newreq.pem contains our certificate and private key. The key is protected by a passphrase, which means that we'll have to enter the pass phrase each time the server starts. This is impractical and unnecessary, so we create an unprotected version of the key. Security implication: if anyone gets access to the file keyfile.pem, they effectively own the key as much as you do. Mitigation: don't use this key/cert combo for anything besides providing ssl for the web site.

    [root@yourserver misc]# openssl rsa -in newreq.pem -out keyfile.pem
    read RSA key
    Enter PEM pass phrase:
    writing RSA key
    [service0@yourserver certs]$ 

    To create the certificate file, we take the combined file, copy it, and strip out the key.

    [service0@yourserver certs]$ cp newreq.pem certfile.pem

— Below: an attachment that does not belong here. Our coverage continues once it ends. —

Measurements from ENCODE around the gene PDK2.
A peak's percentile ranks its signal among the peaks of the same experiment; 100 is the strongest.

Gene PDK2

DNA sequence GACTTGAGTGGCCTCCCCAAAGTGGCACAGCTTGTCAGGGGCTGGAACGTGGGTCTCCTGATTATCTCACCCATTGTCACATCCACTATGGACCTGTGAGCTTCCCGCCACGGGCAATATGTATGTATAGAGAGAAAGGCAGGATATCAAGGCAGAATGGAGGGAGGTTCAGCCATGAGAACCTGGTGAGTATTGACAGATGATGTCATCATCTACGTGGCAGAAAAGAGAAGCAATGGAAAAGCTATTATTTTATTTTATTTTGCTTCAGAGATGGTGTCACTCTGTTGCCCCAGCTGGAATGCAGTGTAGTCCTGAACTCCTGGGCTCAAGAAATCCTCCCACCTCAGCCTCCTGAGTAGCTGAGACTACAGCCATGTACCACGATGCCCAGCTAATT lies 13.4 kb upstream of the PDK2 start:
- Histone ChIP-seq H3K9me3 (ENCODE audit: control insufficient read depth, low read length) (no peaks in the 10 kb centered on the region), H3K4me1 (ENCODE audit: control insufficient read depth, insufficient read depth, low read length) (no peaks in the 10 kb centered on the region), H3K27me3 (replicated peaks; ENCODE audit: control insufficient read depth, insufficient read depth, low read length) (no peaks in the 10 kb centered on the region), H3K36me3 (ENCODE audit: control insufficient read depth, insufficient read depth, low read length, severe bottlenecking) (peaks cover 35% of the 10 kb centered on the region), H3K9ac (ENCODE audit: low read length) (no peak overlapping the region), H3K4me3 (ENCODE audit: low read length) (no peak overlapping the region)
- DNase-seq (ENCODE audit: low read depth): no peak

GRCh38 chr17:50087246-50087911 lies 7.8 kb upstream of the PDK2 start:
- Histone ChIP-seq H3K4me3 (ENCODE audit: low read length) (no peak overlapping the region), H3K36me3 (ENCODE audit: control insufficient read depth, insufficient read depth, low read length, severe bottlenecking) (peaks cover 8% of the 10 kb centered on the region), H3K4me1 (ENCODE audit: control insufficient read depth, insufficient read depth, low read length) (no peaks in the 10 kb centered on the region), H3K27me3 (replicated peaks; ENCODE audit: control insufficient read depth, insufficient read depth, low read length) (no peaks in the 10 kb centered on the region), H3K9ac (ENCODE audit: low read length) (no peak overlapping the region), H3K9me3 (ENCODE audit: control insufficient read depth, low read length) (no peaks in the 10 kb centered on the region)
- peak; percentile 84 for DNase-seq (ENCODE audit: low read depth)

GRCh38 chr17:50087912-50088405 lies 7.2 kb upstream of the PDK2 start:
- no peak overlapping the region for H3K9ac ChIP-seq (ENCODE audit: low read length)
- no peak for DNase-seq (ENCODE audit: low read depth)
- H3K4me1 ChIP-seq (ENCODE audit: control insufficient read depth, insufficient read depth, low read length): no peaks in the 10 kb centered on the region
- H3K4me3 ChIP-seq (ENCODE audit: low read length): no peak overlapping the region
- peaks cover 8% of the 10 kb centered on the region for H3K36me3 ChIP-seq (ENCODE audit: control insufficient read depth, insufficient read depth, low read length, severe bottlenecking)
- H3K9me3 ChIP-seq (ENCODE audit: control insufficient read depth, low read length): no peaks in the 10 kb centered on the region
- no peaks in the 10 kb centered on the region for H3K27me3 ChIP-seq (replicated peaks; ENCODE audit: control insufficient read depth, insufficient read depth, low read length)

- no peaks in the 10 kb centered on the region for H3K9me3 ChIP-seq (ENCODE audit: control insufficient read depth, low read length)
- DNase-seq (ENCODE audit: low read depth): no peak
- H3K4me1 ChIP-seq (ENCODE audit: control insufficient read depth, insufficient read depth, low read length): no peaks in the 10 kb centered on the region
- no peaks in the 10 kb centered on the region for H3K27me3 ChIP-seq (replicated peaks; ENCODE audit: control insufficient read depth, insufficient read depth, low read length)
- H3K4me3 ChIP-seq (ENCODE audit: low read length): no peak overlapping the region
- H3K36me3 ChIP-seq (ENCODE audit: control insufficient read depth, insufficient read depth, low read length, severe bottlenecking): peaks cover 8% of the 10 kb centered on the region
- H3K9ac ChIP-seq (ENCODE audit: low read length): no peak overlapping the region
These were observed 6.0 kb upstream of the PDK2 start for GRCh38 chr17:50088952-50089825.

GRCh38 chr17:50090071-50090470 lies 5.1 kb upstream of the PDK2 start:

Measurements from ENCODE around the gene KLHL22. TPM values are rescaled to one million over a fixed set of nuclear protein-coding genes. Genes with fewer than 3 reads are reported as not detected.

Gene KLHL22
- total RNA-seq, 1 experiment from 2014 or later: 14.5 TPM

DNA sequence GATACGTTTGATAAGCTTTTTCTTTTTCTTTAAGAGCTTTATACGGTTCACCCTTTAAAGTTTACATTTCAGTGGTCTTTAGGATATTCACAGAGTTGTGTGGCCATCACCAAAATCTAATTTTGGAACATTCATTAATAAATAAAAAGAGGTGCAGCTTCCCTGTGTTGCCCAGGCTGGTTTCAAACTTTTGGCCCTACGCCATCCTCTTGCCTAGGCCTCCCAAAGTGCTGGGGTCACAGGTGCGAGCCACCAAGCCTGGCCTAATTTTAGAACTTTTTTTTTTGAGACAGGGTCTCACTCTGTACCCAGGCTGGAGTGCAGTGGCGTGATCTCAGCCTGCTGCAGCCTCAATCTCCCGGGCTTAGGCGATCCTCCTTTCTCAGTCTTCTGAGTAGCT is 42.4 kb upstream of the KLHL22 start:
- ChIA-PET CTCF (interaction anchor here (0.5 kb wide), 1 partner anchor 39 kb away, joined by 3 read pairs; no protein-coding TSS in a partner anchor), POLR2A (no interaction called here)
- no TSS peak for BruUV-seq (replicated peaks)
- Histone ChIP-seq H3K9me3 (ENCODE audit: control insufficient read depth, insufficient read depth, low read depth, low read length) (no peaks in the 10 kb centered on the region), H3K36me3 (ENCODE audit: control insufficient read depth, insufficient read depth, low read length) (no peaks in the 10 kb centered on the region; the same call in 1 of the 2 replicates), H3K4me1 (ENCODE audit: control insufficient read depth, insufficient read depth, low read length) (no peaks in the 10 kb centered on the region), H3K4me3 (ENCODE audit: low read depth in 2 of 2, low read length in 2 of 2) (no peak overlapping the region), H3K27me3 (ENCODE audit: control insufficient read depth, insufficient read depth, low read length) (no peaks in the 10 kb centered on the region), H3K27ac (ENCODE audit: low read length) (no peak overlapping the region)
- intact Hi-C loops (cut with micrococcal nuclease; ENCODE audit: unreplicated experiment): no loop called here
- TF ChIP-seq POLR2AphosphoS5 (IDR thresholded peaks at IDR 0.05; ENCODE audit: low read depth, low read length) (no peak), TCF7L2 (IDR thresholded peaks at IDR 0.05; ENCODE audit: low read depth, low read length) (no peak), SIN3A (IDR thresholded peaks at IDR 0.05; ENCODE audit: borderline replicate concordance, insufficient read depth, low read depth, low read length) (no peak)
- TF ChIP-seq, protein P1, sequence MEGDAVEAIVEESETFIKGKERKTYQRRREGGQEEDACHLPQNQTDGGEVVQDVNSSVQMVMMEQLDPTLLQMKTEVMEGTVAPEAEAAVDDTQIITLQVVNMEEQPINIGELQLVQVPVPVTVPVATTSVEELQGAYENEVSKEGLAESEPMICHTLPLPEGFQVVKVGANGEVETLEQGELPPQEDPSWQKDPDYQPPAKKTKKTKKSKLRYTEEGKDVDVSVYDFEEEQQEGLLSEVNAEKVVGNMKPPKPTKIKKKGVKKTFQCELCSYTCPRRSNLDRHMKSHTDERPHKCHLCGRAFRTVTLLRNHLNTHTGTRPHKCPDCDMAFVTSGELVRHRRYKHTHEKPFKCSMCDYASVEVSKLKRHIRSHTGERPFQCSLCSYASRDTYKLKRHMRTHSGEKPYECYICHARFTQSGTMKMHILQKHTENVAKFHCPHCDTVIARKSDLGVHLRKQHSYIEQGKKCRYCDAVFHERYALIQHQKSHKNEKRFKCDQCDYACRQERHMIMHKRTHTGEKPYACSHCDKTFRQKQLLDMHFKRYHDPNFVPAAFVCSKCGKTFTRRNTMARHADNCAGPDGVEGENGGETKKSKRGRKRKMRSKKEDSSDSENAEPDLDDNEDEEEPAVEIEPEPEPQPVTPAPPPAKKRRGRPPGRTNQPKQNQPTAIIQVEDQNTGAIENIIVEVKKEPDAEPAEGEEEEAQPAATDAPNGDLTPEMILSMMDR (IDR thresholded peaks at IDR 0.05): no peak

[root@yourserver misc]# emacs certfile.pem

    Strip out the section that looks like

    Proc-Type: 4,ENCRYPTED
    DEK-Info: DES-EDE3-CBC,F3EDE7CA1B404997
    (11 lines omitted)
    -----END RSA PRIVATE KEY-----

Set up Log Analysis Reports - OPTIONAL

Analog is a program with processes webserver access logs, performs DNS lookup, and outputs HTML reports. Analog should already be installed. A modified configuration file is included in the OpenACS tarball.

  1. [root@yourserver src]# su - service0
    [service0@yourserver service0]$ cd /var/lib/aolserver/service0
    [service0@yourserver service0]$ cp /var/lib/aolserver/service0/packages/acs-core-docs/www/files/analog.cfg.txt etc/analog.cfg
    [service0@yourserver service0]$ mkdir www/log
    [service0@yourserver service0]$ cp -r /usr/share/analog-5.31/images www/log/
    [service0@yourserver service0]$ 
    su - service0
    cd /var/lib/aolserver/service0